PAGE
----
Slow start to grilling season hurts beef demand

The unseasonably cool, wet weather to start the summer has had a negative effect on beef demand, according to Oklahoma State University marketing specialist Derrell Peel.

Peel reported this week that after early beef buying in April for Memorial Day, boxed beef cutout values weakened, averaging 3.8 percent lower year-over-year for the last six weeks.

The weakness has been most pronounced in the higher value middle meats, like loin and rib primals. Chuck and round have fared somewhat better, with the ground beef market actually pricing out a bit higher compared to last year, he said.

Regardless, the upcoming Independence Day holiday will be critical to overall summer beef demand, he said.

Kansas predicted to remain cooler, wetter

The Climate Prediction Center is out with a new long-term forecast that indicates Kansas could remain cooler and wetter than average this summer.

According to the 30-day outlook, July temps will be below normal and precipitation above normal across most of Kansas, with the exception being far western Kansas, where normal temperatures are expected. The prediction of lower than normal temps covers most of Oklahoma and Nebraska along with all of Missouri, Iowa and a good portion of the Corn Belt.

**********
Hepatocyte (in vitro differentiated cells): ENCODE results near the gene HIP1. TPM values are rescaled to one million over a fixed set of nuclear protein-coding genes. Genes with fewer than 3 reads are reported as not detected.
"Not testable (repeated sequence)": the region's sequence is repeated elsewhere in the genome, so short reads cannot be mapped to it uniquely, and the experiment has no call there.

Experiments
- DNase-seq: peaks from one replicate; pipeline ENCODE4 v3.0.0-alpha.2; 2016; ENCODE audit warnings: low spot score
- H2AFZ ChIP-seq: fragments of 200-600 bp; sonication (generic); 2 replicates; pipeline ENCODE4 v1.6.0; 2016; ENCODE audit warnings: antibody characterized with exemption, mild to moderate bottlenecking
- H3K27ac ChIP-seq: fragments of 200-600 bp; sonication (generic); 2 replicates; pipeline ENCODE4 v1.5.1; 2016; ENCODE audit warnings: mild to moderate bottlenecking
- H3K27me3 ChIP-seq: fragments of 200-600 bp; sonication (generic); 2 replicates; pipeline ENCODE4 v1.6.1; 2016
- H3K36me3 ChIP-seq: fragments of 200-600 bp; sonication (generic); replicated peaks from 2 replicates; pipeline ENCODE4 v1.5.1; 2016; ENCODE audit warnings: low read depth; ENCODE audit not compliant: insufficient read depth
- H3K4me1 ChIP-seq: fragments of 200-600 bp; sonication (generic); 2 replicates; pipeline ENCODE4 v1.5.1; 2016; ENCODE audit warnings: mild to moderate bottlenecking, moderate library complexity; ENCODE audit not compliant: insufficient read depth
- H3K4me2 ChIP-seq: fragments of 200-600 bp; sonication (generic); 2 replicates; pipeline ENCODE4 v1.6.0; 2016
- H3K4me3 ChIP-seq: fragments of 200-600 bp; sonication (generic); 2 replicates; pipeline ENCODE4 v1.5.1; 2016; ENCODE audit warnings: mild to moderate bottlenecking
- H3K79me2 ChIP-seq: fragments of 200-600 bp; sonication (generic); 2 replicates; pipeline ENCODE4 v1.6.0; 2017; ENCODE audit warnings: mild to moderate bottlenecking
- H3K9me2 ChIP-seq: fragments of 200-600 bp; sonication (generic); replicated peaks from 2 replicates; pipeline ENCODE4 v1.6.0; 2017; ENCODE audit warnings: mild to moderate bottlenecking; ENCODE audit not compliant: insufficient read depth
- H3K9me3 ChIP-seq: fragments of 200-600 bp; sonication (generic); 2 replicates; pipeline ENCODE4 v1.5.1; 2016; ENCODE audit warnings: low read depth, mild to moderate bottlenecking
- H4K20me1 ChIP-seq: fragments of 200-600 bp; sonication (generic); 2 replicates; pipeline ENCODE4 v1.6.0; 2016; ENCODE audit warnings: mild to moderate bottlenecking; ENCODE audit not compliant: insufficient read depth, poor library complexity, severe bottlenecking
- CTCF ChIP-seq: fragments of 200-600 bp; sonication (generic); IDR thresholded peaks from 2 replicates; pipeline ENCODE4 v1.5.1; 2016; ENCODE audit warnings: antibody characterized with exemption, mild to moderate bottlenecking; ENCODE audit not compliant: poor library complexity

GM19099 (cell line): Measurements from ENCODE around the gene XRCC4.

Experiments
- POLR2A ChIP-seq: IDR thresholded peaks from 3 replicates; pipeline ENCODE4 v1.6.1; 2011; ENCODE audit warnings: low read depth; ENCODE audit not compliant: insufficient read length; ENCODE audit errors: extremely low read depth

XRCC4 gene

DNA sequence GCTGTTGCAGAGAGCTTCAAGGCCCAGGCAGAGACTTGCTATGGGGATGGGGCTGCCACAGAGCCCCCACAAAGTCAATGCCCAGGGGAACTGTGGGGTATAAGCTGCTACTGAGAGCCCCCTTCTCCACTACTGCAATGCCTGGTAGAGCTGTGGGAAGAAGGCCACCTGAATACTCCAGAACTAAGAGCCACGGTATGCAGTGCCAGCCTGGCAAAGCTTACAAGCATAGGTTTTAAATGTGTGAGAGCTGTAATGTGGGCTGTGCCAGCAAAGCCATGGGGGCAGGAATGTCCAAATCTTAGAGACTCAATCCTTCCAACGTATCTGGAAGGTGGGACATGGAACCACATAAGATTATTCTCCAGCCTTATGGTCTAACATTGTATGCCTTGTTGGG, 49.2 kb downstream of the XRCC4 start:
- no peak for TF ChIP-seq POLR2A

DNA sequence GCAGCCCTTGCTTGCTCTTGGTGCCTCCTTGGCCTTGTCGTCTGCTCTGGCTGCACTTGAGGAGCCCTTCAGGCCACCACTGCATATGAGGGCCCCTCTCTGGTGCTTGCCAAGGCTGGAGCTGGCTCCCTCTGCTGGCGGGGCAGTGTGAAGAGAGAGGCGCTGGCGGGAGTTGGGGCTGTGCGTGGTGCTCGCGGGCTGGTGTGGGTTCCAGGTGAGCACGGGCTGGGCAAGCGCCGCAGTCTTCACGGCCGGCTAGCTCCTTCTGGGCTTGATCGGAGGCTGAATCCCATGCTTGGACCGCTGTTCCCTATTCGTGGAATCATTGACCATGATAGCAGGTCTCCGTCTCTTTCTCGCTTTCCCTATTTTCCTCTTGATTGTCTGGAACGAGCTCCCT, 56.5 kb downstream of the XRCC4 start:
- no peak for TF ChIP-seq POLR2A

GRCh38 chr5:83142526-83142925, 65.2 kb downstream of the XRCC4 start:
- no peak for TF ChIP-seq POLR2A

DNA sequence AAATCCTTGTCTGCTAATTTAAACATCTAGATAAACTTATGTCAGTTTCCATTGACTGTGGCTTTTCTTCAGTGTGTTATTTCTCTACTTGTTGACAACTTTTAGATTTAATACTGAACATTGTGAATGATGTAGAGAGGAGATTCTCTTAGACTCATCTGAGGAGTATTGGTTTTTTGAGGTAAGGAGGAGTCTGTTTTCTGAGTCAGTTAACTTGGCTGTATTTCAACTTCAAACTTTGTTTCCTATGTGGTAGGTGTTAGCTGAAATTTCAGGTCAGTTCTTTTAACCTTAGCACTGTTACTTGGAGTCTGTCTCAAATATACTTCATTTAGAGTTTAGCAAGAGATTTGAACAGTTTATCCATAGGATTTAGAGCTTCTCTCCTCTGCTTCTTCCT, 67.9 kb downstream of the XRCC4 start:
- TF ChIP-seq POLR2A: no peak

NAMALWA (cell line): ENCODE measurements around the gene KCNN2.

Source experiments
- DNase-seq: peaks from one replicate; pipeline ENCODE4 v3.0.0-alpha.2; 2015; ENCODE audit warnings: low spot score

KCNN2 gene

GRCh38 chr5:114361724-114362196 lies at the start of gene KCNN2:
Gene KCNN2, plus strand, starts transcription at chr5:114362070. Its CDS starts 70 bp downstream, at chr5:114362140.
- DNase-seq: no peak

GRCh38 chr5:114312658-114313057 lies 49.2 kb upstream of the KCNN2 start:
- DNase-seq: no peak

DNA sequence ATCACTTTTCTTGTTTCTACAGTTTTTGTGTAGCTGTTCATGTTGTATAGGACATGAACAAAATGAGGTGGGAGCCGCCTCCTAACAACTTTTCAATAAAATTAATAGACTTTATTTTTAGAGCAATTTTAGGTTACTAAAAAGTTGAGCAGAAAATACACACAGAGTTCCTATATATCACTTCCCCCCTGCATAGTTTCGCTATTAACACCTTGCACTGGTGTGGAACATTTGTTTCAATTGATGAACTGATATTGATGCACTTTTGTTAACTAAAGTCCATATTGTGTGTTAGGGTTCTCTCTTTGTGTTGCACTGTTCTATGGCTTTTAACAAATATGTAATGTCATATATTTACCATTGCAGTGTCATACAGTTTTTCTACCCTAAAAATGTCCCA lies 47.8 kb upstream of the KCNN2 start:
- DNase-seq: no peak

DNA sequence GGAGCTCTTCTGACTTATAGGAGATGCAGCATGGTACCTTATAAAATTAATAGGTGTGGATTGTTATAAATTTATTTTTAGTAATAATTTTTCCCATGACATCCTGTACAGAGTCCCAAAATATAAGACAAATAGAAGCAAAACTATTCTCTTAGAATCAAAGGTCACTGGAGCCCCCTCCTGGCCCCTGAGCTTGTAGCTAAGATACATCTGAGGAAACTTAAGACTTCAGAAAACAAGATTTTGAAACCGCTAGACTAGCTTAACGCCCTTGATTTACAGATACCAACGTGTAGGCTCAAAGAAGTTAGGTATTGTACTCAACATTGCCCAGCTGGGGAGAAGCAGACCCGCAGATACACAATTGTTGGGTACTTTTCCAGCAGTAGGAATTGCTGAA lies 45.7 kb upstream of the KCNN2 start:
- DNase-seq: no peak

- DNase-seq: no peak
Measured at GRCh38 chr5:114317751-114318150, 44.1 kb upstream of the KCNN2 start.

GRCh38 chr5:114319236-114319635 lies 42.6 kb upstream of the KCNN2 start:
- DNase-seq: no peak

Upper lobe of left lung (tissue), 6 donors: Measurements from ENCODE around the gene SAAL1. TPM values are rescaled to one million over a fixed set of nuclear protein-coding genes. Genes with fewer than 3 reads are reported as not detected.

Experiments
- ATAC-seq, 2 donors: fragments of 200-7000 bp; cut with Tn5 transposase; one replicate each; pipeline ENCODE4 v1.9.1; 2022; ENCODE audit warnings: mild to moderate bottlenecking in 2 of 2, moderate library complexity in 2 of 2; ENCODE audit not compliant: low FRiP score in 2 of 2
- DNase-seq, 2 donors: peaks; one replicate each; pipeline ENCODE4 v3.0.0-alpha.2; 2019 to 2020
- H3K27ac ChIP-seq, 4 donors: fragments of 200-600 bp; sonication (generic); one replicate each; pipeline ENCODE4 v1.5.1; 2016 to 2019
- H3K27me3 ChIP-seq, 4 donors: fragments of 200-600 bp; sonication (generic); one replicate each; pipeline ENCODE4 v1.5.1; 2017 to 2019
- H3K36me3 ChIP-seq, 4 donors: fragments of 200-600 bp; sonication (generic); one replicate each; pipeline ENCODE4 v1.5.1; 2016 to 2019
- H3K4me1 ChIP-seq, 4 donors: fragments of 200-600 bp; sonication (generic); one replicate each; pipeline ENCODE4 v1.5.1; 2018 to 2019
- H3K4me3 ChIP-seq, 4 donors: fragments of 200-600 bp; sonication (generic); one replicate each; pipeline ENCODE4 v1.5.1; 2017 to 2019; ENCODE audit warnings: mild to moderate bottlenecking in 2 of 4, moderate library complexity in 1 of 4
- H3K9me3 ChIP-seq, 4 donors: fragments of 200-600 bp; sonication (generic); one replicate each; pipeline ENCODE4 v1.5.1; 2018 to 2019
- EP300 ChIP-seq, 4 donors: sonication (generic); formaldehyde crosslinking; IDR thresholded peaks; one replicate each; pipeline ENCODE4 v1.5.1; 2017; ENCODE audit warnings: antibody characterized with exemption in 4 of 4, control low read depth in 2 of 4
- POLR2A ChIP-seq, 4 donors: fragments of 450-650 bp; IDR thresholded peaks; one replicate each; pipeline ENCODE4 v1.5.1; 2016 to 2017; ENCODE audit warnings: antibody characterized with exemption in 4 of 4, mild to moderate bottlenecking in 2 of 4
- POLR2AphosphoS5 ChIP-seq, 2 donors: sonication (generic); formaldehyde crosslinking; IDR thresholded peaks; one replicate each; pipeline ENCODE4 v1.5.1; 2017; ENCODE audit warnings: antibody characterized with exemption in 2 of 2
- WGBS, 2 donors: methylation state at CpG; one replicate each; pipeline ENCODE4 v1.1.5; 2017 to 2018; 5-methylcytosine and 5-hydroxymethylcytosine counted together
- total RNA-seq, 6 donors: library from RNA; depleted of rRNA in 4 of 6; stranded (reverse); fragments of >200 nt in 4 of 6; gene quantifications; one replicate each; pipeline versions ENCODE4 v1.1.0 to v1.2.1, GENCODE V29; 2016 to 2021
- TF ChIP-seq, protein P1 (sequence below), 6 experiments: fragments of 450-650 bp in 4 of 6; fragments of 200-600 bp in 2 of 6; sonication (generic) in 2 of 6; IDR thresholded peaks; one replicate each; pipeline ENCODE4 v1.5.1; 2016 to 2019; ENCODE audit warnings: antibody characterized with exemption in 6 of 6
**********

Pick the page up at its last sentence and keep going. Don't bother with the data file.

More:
That same trend is also expected to remain in place for the 90-day outlook, which extends through September. Colorado is predicted to have near normal rain and temps during that time.

Sluggish wheat harvest finally has favorable weather

Wheat harvest in Oklahoma and Kansas has remained well behind normal, but conditions are improving. Oklahoma's crop was only half harvested as of mid-week.

According to the Kansas Wheat Commission, May was the wettest month ever recorded in the state. Southern and central areas that are normally finished cutting by late June had been delayed by continued storms.

However, harvest activity was expected to pick up this week, with the arrival of hot, dry, windy conditions across the Central Plains.

Trade dispute could inflate crop input prices

The pesticide industry is asking the Trump administration to exempt chemical imports from any new tariffs.

Many of the chemicals that would be subject to newly proposed tariffs are not available from American sources, industry leaders say.

President Donald Trump was expected to meet this week with China's President Xi Jinping during the G-20 summit in Japan. While a long-awaited breakthrough in the stalled trade talks is not expected, some observers are hoping the Chinese leader will talk Trump out of putting additional tariffs on Chinese imports, including crop protection products.